We are unable to display your institutional affiliation without JavaScript turned on.
Browse Book and Journal Content on Project MUSE
OR

Find using OpenURL

Rent from DeepDyve Rent from DeepDyve

Fathoming the Cosmos and Ordering the World: The Yijing (I-Ching, or Classic of Changes) and Its Evolution in China (review)

From: Philosophy East and West
Volume 62, Number 1, January 2012
pp. 144-146 | 10.1353/pew.2012.0006

In lieu of an abstract, here is a brief excerpt of the content:

The study of the Yijing (I Ching, or Book of Changes) has undergone a paradigmatic change over the last two decades. Rather than viewing the Yijing as a revered classic containing a timeless wisdom, scholars now consider the Yijing an open text that evolves over time through redaction, canonization, and exegeses.1 Underlying this new approach is the notion that the Yijing is multidimensional. It is multidimensional, first and foremost, in its textual body, which consists of visual images (the trigrams and hexagrams), written documents (the hexagram and line statements), and early commentarial materials (the “Ten Wings”). Second, it is multidimensional in its reception, which has produced hundreds of commentaries preserved in the Confucian, Daoist, and Buddhist canons.

A key player in this paradigmatic change is Richard J. Smith. In 1991, he published Fortune-Tellers and Philosophers: Divination in Traditional Chinese Society, in which he demonstrated the multiplicity of the Yijing in the local practices of divination and geomancy during the Qing period (1644–1911). In his new book, Fathoming the Cosmos and Ordering the World: The Yijing (I Ching, or Classic of Changes) and Its Evolution in China, he again highlights the multiplicity of the Yijing by exploring its manifold manifestations in history. Although sharing the same goal, the new book is markedly different from the earlier one in scope and scale. Rather than focusing on the Qing period, it covers the entirety of Chinese history, from the beginning to the present. Instead of limiting analysis to the mantic practices, it includes all sorts of activity ranging from alchemy and the calendar to mathematics and metaphysics. In short, in the new book Smith offers “a biography of the Yijing” (p. xi).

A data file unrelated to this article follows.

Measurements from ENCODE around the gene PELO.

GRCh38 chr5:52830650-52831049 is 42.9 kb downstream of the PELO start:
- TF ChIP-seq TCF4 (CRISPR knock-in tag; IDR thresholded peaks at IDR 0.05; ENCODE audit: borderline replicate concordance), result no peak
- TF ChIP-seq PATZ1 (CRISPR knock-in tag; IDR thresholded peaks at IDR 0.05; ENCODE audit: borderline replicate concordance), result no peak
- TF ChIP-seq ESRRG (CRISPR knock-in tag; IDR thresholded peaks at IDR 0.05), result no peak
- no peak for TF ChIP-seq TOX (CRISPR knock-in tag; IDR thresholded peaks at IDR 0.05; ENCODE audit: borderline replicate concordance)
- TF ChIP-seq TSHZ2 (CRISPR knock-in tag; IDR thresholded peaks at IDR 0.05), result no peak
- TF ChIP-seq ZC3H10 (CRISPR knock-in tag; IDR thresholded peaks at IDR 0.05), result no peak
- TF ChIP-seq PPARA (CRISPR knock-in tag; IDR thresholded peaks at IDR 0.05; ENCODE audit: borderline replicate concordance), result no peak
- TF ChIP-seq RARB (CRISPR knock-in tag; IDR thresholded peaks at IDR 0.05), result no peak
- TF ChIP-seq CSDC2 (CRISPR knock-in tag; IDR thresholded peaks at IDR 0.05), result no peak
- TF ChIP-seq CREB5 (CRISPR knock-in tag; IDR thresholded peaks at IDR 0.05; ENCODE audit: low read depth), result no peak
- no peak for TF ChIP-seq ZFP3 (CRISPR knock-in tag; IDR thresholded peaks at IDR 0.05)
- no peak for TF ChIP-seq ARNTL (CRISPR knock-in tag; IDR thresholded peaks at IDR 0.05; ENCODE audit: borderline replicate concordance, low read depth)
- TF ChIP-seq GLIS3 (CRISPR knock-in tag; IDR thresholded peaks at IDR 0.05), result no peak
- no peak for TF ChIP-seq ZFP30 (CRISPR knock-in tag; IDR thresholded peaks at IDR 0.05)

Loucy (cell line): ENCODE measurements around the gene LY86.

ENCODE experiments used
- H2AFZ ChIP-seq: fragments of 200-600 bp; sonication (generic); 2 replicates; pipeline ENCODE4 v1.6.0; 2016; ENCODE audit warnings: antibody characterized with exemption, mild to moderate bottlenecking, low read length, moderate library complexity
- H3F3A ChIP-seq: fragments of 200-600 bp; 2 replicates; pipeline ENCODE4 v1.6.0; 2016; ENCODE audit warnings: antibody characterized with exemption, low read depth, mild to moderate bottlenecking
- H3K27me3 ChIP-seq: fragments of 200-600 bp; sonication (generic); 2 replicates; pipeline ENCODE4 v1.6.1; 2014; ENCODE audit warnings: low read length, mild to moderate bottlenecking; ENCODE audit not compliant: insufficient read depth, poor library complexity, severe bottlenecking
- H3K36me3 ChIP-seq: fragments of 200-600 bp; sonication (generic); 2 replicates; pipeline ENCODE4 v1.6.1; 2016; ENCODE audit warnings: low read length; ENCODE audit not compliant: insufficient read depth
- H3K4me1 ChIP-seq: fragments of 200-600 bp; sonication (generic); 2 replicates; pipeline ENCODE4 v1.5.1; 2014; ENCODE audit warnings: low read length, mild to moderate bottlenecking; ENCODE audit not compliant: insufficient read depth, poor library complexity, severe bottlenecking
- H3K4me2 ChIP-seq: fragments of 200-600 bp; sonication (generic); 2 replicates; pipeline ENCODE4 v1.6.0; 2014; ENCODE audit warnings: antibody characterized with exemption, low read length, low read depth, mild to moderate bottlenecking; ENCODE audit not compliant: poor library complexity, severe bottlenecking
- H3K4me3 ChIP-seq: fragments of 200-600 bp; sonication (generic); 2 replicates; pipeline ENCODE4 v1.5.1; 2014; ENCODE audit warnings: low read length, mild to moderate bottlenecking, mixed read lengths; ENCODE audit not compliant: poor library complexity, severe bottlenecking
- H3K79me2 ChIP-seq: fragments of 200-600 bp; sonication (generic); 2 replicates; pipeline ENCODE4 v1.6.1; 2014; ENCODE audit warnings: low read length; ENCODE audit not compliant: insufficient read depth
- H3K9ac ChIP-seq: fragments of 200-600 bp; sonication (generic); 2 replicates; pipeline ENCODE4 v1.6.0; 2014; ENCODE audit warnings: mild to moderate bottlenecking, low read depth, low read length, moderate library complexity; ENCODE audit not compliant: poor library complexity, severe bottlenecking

In demonstrating that “there are as many versions of the Changes as there are readers of the documents and commentators upon it” (p. 1), Smith makes three significant contributions. First, in dating the sources of the received text (chapter 1) and its canonization as a Confucian classic (chapter 2), Smith skillfully utilizes recent archaeological discoveries to show that there were alternative traditions besides the Confucian Yijing orthodoxy. In so doing, Smith complicates the picture of how the early Yijing (also known as the Zhouyi) was transformed from a manual of divination into an ethical and philosophical treatise. Aptly and fairly, Smith argues that the existence of alternative versions did not diminish the authority of the canonized Yijing. Instead, these different versions (including the silk manuscript found in Mawangdui) show that “the received version of the Changes represents a careful selection of various texts and interpretative approaches drawn from these divergent works and traditions” (p. 56).

Second, in his account of the history of Yijing commentaries (chapters 3–7) Smith gives equal attention to every period and every commentarial style. He reiterates what is widely known, such as the Han exegetes’ emphasis on cosmological correspondence and the Song-Ming commentators’ focus on moral-metaphysics. He also draws attention to what is often forgotten or suppressed, such as the contribution of the Han Apocrypha, the uniqueness of the Yuan commentators, and the significance of the Daoist and Buddhist interpretations of the Yijing. As a whole, Smith gives us the most comprehensive account of Yijing commentaries in the English language.

Third, in extending his study to the modern period (chapter 8), Smith focuses our attention on the checkered story of the Yijing in its encounter with nationalistic revolution, cultural iconoclasm, and global capitalism. On the one hand, with the abolition of the civil service examinations in 1905, the end of the imperial system in 1911, and a widespread attack on Confucianism in the 1920s, the main pillars that had made the Yijing a venerated text were destroyed one after another. Seemingly hopeless and helpless, the Yijing was thrown into a blind alley where it had to “fit the discourse of modernity in post-1912 China” (p. 201). On the other hand, the fortunes of the Yijing changed in post-Mao China when the country was engulfed in a market economy and neo-liberal global capitalism. Once again, the Yijing became popular when it was linked to molecular biology and Jungian psychology. To Smith’s credit, by ending the book with the...



You must be logged in through an institution that subscribes to this journal or book to access the full text.

Shibboleth

Shibboleth authentication is only available to registered institutions.

Project MUSE

For subscribing associations only.